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Nye man faces animal cruelty charge

Pahrump resident Phillip Peng, who is facing two counts of animal cruelty, is headed to district court in Pahrump next month.

Peng will be arraigned in District Court. Department 2 on July 20, 2020, at 9 a.m, and will face a charge of torturing, maiming, mutilating or killing an animal, “…for allegedly drilling a hole in a desert tortoise’s shell to leash it and then further abusing the unfortunate creature by keeping it in water,” according to a press release from the Nye County District Attorney’s Office.

The move comes after a preliminary hearing in Pahrump Justice Court.

The release stated, “Phillip Peng is now headed to the Pahrump District Court after a preliminary hearing in the Justice Court resulted in the matter being bound over for a possible jury trial.”

Peng faces up to 19-48 months imprisonment as well as a $5,000 fine, according to the DA’s release.

Nye County District Attorney Chris Arabia said in the June 22, 2020 press release, “Why would someone mistreat a desert tortoise like that? It’s a question that troubles me. One thing that doesn’t trouble me is the felony prosecution in this matter. The previous DA didn’t pursue this, but I reversed that decision.”

The case’s history stems all the way back to July 2018.

According to a July 27, 2018 article in the Pahrump Valley Times, Nye County Sheriff’s Office deputies arrested Peng on an unrelated matter on July 14. While securing the property during the arrest, deputies found a tortoise in a bucket of water about seven to 10 inches deep. Officers reported that the tortoise was having issues keeping afloat in the bucket.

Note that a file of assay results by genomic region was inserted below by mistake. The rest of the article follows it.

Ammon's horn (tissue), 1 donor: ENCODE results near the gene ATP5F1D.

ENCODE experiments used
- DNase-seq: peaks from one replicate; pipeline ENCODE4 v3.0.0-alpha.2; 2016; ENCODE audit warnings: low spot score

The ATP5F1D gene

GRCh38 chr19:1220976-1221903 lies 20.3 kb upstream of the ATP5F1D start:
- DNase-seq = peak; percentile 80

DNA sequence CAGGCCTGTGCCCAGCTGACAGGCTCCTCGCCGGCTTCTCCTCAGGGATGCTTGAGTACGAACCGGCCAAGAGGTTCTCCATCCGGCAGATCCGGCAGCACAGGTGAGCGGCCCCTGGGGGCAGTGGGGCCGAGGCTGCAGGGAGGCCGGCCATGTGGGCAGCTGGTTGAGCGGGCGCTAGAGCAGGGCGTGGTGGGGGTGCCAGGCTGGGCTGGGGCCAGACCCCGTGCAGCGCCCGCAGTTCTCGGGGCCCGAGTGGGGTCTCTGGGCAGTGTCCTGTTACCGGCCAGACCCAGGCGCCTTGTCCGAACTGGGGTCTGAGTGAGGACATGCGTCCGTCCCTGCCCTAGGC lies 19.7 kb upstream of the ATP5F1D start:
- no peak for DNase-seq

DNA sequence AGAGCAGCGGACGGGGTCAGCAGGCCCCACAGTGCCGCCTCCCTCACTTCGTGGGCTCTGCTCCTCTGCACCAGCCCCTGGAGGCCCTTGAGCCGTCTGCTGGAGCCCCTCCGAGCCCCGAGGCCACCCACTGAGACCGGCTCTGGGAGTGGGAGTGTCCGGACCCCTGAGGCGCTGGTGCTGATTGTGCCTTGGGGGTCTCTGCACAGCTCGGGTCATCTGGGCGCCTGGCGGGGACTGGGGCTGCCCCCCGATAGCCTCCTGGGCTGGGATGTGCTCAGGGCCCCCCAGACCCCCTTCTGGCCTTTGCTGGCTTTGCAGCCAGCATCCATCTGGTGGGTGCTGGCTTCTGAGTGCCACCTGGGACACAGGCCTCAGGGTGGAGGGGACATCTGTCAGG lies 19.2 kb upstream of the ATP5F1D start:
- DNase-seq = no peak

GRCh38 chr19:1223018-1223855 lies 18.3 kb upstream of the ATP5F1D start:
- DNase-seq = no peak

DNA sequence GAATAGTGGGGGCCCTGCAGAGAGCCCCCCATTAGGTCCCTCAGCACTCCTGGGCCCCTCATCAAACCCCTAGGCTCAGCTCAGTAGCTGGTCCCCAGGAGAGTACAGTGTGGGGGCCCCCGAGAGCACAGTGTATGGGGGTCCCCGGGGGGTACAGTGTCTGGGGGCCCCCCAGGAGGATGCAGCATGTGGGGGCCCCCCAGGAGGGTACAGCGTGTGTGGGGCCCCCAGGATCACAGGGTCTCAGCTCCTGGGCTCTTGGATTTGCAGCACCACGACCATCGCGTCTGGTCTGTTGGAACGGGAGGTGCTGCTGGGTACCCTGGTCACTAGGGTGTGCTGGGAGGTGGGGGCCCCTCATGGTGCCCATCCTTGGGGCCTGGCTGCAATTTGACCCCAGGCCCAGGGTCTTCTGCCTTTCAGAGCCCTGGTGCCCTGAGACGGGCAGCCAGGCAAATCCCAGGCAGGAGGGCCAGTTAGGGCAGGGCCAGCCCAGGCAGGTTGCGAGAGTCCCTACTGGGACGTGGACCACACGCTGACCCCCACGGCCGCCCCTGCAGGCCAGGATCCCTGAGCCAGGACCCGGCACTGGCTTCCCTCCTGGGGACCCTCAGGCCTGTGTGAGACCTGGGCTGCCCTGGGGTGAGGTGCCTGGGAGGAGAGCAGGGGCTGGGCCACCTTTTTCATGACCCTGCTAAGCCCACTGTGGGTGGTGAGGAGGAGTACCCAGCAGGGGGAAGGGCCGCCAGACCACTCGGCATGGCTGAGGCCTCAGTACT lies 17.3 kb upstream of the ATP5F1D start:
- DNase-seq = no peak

After removing it from the bucket to be examined by a local veterinarian, they found two approximate one-quarter-inch puncture wounds on its shell. The veterinarian stated that the injuries created had caused “extreme pain” for the animal, according to the Times’ report.

“Peng stated that he drilled the holes in the animal’s shell with a power drill in order to attach the leash,” an arrest report from the Nye County Sheriff’s Office stated at that time. “Peng also stated that the first hole began to grow larger and fracture over time as the S-hook pulled on the shell, so he drilled the second hole, also with a power drill. Ping stated that he filled the first hole with epoxy after drilling the second hole.”

The Mojave desert tortoise is listed as a threatened species, as well as being protected by the U.S. Endangered Species Act and Nevada Administrative Code (NAC 50.080). Thus, it is considered animal cruelty.

It is illegal to remove a desert tortoise from the wild without a special permit, as well as unlawful to touch, harass, disturb or pick up a wild desert tortoise or disturb their burrows.

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